Appendix I: Data Sources and Definitions
Appendix II: Turbulent Episode Dates
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Western Hemisphere Department, International Monetary Fund, and Moore School of Business, University of South Carolina. The authors wish to thank Benedict Clements, Jeronim Zettelmeyer, Roberto Garcias-Saltos, seminar participants at the International Monetary Fund’s Western Hemisphere Department seminar series and Janice Boucher Breuer for helpful comments and suggestions
The Latin American countries considered in this paper are Argentina, Brazil, Chile, Colombia, Mexico, Peru, and Venezuela. These represent approximately 90 percent of the Latin American and Caribbean region’s GDP.
Masson (1998) employs the term “spillovers” for effects that arise from macroeconomic interdependence among developing countries, but following Gelos and Sahay (2001), this paper uses the term in a broader sense where a “spillover” is any type of impact on other countries financial markets.
There are many other studies on both short-run and long-run linkages between the U.S. and Latin American equity markets. These include Claessens and others (2001); Chen and others (2002); and Garrett and others (2004)).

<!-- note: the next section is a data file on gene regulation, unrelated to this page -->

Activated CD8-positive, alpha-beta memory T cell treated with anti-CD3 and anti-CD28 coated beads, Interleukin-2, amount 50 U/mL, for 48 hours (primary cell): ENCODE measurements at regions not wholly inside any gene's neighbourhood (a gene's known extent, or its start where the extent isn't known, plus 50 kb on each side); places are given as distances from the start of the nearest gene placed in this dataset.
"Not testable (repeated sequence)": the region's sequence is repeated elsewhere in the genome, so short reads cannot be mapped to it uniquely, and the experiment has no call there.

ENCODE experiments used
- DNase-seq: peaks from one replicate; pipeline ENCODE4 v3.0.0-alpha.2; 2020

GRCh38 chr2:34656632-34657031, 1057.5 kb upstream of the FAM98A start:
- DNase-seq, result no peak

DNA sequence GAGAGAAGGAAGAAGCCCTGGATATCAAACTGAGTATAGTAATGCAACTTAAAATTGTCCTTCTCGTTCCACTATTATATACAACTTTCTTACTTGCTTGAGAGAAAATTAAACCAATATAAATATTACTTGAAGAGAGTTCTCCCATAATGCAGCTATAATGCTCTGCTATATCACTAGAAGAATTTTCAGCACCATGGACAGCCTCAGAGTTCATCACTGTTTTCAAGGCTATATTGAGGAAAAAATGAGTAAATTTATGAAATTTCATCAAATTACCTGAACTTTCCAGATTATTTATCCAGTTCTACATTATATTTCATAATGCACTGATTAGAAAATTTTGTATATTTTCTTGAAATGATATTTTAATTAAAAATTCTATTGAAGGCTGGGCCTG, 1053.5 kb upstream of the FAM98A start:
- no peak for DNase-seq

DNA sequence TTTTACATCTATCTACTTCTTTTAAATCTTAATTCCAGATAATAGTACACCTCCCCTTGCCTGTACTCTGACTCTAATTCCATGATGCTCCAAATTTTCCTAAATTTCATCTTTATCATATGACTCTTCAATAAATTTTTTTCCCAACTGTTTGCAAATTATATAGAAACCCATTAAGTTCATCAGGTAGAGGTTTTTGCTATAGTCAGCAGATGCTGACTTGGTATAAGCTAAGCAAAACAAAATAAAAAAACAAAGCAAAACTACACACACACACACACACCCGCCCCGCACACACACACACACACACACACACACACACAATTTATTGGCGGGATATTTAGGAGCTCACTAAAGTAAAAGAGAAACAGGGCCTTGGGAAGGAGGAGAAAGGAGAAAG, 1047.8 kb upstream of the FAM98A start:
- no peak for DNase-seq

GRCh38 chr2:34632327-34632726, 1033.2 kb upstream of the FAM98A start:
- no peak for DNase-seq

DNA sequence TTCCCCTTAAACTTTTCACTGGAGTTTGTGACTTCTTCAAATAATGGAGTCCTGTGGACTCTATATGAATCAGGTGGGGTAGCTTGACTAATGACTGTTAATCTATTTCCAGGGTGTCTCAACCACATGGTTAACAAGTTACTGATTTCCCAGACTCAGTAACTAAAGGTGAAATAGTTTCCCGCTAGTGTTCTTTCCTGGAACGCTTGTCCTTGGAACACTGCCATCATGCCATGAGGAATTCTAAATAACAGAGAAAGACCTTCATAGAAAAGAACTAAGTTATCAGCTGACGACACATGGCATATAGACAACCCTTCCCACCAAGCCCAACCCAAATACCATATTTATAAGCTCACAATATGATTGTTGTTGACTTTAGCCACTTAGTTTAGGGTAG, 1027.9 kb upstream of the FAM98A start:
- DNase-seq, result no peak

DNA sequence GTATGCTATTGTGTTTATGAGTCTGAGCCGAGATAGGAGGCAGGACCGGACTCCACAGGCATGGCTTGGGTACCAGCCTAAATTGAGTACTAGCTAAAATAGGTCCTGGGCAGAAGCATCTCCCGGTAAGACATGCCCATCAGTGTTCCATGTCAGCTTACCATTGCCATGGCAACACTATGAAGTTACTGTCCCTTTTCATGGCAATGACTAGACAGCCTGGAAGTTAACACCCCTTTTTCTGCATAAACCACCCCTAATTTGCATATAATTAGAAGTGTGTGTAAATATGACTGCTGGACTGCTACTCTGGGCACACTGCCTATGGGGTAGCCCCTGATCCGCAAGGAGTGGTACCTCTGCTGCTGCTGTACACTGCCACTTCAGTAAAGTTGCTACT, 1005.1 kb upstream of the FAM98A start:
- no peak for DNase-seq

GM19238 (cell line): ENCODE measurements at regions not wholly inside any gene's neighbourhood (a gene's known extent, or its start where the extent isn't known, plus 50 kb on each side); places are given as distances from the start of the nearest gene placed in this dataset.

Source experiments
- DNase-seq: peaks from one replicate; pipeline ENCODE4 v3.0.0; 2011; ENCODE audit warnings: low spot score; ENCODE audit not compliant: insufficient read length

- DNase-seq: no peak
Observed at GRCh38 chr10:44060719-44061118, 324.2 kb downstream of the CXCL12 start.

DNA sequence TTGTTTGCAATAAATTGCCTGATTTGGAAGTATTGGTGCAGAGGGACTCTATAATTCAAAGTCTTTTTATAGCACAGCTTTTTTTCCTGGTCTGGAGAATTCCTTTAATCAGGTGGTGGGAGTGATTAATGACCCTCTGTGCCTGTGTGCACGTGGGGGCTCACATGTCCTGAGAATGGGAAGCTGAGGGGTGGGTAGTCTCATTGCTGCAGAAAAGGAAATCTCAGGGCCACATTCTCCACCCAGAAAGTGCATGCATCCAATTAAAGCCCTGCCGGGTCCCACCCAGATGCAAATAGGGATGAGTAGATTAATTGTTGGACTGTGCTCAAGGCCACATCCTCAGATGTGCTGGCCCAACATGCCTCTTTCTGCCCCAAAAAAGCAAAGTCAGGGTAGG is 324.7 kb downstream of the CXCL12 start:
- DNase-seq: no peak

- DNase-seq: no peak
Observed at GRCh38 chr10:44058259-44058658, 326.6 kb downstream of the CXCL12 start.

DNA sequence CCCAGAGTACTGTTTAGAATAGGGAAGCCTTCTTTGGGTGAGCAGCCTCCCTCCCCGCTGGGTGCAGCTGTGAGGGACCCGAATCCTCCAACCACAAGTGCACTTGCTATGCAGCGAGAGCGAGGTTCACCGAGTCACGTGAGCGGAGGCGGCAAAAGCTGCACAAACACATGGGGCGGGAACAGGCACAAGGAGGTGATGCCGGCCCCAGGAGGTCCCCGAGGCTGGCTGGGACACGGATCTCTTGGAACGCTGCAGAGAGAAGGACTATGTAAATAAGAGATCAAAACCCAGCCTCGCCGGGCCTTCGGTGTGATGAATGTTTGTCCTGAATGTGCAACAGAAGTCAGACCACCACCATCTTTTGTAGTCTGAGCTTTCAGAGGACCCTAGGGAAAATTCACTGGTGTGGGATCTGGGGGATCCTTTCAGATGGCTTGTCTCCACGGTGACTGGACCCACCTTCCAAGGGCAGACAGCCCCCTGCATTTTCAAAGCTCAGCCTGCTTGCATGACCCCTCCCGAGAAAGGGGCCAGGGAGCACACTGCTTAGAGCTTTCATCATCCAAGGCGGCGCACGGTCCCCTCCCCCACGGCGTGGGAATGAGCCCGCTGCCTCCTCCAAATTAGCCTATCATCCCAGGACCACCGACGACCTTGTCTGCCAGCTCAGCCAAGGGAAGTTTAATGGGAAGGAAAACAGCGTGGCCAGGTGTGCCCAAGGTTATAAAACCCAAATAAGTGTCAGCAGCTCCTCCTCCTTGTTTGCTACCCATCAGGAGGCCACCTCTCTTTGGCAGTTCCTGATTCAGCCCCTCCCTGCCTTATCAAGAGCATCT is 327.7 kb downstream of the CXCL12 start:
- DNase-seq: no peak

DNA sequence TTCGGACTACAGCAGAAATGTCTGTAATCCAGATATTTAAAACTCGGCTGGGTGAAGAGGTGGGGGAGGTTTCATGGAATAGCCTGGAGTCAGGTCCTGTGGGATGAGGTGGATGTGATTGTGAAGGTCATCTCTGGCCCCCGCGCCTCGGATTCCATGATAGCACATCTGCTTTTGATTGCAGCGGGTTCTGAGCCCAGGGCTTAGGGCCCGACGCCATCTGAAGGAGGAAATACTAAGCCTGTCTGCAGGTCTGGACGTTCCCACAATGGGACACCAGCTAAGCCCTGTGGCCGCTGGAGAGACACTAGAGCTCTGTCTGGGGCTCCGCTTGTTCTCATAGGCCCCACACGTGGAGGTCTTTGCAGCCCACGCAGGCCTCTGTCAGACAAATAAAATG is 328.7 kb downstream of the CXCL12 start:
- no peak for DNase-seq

The measure being used here is the “new” VIX. Details on the computation of VIX are provided in http://www.cboe.com/micro/vix/vixwhite.pdf.
The standard deviations are based on 20-day rolling averages of VIX data. We chose 20 days as typically there are 20 trading days in a month
See data Appendix II for dates.
We carried out our analysis with just the 11 episodes and found our results did not differ much from those obtained using the 13 episodes. Thus, we report results based on the 13 episodes only.
As standard in the literature, daily returns are based on U.S dollars, which emphasizes the perspective of foreign investors.
Since exchange rates are based on the euro, our data is restricted and starts from 1999 onwards.
The number of lags for the endogenous variables was generally found higher in tranquil period. Lags higher than one for the exogenous variables were generally not significant.
Although interest rates are an imperfect measure of aggregate shocks, they are a good proxy for global shifts in real economic variables and/or policies that affect asset market performance. Forbes and Rigobon (2002) follow a similar approach.
The failure to find more pronounced statistically significant differences is driven by the large standard errors found for the models estimated on turbulent times.